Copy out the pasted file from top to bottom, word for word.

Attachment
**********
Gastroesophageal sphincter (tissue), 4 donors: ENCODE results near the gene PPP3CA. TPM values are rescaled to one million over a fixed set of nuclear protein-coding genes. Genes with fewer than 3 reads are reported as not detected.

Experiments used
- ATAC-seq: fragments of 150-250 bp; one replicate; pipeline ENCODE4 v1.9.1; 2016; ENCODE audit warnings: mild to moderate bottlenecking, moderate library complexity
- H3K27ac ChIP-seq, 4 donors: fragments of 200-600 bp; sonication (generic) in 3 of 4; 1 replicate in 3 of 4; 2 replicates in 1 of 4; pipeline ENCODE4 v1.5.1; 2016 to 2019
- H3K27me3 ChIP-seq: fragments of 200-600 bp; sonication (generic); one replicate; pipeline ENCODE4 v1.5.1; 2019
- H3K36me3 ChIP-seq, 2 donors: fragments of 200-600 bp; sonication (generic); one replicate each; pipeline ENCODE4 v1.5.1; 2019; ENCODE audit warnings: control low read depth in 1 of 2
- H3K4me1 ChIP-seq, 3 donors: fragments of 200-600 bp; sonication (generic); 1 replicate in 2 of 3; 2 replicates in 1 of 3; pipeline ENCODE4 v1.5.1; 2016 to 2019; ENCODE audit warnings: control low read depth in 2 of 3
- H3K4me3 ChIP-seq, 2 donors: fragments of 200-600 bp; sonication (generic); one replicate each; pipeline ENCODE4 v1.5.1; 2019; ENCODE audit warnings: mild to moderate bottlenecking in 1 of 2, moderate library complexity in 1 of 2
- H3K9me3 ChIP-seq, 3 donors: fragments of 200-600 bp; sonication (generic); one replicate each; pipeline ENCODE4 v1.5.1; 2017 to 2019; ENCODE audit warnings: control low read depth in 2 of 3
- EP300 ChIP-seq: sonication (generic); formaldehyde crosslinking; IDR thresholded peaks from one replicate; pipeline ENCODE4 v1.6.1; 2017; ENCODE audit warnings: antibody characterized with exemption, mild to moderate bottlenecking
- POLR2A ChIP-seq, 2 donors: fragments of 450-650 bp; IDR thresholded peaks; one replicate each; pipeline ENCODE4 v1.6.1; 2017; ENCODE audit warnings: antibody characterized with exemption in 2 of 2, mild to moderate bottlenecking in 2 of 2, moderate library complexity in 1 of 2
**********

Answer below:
Gastroesophageal sphincter (tissue), 4 donors: ENCODE results near the gene PPP3CA. TPM values are rescaled to one million over a fixed set of nuclear protein-coding genes. Genes with fewer than 3 reads are reported as not detected.

Experiments used
- ATAC-seq: fragments of 150-250 bp; one replicate; pipeline ENCODE4 v1.9.1; 2016; ENCODE audit warnings: mild to moderate bottlenecking, moderate library complexity
- H3K27ac ChIP-seq, 4 donors: fragments of 200-600 bp; sonication (generic) in 3 of 4; 1 replicate in 3 of 4; 2 replicates in 1 of 4; pipeline ENCODE4 v1.5.1; 2016 to 2019
- H3K27me3 ChIP-seq: fragments of 200-600 bp; sonication (generic); one replicate; pipeline ENCODE4 v1.5.1; 2019
- H3K36me3 ChIP-seq, 2 donors: fragments of 200-600 bp; sonication (generic); one replicate each; pipeline ENCODE4 v1.5.1; 2019; ENCODE audit warnings: control low read depth in 1 of 2
- H3K4me1 ChIP-seq, 3 donors: fragments of 200-600 bp; sonication (generic); 1 replicate in 2 of 3; 2 replicates in 1 of 3; pipeline ENCODE4 v1.5.1; 2016 to 2019; ENCODE audit warnings: control low read depth in 2 of 3
- H3K4me3 ChIP-seq, 2 donors: fragments of 200-600 bp; sonication (generic); one replicate each; pipeline ENCODE4 v1.5.1; 2019; ENCODE audit warnings: mild to moderate bottlenecking in 1 of 2, moderate library complexity in 1 of 2
- H3K9me3 ChIP-seq, 3 donors: fragments of 200-600 bp; sonication (generic); one replicate each; pipeline ENCODE4 v1.5.1; 2017 to 2019; ENCODE audit warnings: control low read depth in 2 of 3
- EP300 ChIP-seq: sonication (generic); formaldehyde crosslinking; IDR thresholded peaks from one replicate; pipeline ENCODE4 v1.6.1; 2017; ENCODE audit warnings: antibody characterized with exemption, mild to moderate bottlenecking
- POLR2A ChIP-seq, 2 donors: fragments of 450-650 bp; IDR thresholded peaks; one replicate each; pipeline ENCODE4 v1.6.1; 2017; ENCODE audit warnings: antibody characterized with exemption in 2 of 2, mild to moderate bottlenecking in 2 of 2, moderate library complexity in 1 of 2